Written by Amanda Pampuro
Like the wife’s novel in “Head and Shoulders,” Class of 1999 is un-pretentious and highly self-confident look at society. It’s a sci-fi film that seems completely unaware of its own genre acting as though it is the only robot movie ever made. While some might call this movie brilliant, a breath of fresh air, the wife’s husband would attribute this to the writer’s own lack of literacy.
This movie is about gangs infiltrating the suburbs, but written by—or for—someone who has no idea what real gangs look like or do. Their gang wars are literalized with World War I type trenches, yielding automatic rifles, and strategizing enemy capture. The actors declare a little too proudly their horrible gang-deeds and initiation ceremonies, speaking with the gusto of a kid who just got a new comic book, not a kid who just watched his friends get shot up.
To combat these rowdy young punks—they’re literal punks, of course, with leather jackets and dyed hair—the school principal hires robot teachers. The robots are recycled military drones, with the kill-programs rewritten into education programs, or so they thought. Soon the programs meld together and the robots are unable to tell the difference between teaching about war and engaging in one.
Although there are killer robots coming after the school kids, they were responsible for a large amount of damage, so that it’s unclear who you’re supposed to be rooting for—the gangs to prevail or the robots to straighten them out.
There is room for social criticism here—are the gang problems really so bad that only robots are fit to sort them out? Is our education system in such a mess that teachers might as well be replaced with robots? Would anyone know the difference? Does corporal punishment make things all better or much, much worse? There are hints of ideas, but none of them are made explicit. It’s just my over-thinking that maybe the school represents something and that the robots could be an allegory.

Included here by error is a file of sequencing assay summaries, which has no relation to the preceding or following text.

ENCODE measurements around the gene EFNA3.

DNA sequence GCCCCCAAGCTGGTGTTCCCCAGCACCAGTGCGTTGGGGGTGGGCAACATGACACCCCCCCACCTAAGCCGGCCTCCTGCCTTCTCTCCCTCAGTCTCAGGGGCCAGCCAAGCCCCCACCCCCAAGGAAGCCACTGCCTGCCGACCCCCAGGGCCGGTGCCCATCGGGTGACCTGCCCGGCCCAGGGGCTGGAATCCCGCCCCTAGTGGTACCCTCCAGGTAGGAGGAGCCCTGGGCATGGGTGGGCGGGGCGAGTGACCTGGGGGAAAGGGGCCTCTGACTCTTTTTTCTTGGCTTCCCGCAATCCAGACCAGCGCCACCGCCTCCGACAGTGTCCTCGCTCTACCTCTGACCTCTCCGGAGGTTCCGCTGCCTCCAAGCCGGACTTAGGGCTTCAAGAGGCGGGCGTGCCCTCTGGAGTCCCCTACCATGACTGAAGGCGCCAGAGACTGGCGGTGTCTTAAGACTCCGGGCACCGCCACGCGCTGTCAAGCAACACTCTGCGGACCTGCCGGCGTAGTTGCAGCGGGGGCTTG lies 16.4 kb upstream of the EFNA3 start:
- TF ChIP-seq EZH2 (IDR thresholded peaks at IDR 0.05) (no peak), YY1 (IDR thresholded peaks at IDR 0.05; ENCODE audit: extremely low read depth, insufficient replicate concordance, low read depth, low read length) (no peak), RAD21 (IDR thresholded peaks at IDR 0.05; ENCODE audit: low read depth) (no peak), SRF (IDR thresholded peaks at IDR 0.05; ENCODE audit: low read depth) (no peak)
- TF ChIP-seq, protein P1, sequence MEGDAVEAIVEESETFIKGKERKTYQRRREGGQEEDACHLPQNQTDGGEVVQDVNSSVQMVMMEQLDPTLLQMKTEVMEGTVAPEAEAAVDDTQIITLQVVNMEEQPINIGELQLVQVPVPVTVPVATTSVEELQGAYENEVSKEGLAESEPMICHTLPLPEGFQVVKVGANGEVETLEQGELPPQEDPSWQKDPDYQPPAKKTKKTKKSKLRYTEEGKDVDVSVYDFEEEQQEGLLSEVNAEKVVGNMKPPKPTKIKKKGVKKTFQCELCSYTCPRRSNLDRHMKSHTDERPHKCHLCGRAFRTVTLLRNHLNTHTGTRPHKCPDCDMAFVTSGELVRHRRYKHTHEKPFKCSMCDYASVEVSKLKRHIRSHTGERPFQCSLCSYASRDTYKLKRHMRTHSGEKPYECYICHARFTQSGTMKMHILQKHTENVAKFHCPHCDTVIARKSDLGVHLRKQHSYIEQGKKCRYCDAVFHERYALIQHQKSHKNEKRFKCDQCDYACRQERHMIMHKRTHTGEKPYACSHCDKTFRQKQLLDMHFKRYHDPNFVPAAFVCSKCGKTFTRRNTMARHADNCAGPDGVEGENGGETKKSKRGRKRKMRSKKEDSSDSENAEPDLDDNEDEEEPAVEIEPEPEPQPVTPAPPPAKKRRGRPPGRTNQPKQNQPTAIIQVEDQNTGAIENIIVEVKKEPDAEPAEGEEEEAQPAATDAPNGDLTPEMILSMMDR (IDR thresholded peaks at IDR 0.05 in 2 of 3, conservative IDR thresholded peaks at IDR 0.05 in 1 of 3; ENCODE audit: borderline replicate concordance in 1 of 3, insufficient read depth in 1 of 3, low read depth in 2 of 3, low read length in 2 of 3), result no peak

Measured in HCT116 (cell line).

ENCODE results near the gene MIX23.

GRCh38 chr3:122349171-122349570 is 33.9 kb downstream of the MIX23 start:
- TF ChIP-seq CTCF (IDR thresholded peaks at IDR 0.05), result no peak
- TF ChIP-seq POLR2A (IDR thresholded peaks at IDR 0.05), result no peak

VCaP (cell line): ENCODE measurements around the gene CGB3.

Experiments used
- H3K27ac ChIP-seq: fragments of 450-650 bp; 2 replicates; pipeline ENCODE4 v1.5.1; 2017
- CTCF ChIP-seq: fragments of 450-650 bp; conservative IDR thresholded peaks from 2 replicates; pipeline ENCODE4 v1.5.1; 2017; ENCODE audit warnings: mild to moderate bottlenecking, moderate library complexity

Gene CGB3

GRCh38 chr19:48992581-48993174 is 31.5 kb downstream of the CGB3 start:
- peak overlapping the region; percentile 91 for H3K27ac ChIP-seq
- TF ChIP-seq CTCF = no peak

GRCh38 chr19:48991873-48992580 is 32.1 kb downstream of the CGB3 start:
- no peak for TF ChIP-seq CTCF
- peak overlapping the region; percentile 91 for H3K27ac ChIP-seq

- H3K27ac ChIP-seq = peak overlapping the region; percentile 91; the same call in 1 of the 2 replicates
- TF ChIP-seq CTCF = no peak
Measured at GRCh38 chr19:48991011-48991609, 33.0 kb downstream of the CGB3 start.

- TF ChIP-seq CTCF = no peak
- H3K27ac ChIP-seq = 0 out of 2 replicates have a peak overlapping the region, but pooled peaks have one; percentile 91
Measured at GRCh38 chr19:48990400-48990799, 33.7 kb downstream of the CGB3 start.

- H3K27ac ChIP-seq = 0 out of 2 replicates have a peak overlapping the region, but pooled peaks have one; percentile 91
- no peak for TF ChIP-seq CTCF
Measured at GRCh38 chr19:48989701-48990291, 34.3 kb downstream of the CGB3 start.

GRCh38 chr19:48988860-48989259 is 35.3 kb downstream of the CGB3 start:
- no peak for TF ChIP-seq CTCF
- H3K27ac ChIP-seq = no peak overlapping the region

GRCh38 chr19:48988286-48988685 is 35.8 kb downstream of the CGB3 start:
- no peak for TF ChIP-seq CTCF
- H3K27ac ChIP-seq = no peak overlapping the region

If I had watched this movie when I was ten, I think I would have been wowed by the action and how crazy high school is going to be. Having already been through high school and wandered the halls of Harper High, I am unable to do my part and suspend my disbelief for this movie. So I will say it is interesting in concept, but much too naive in execution. Watch with a young audience. I’m sorry to say that I’m getting older, still.
Filmed in 1990 and set in 1999, this film predicts that the problems of America’s inner-city schools will spread to the suburbs of Seattle and threaten to destroy society as a whole. Parents and the law will be useless. The only students worthy of this world will be those who have been prepared by stints in prison, to where the schools are really just there to keep feeding kids. Looking back, I don’t think 1990’s fears were too far off, after all this was the beginning of a decade full of educational reform, ending in mass standardized testing and the tyrannical No Child Left Behind act. I see this movie as a sign of Hollywood’s distance from the real world, and its plebeian viewers.
Also worth mentioning, this is the middle movie of a series—the follow up to the 1982 film Class of 1984 and prequel to 1994’s Class of 1999 II: the Substitute. This sequel seems chock full of education-themed one-liners and a dreamy hunk of brains, oh and explosions. Audiences like explosions, right? They had the perfect formula to lure innocent movie goers to the theaters, but 1999 II went straight to DVD—what could have gone wrong? Stay tuned next week to find out!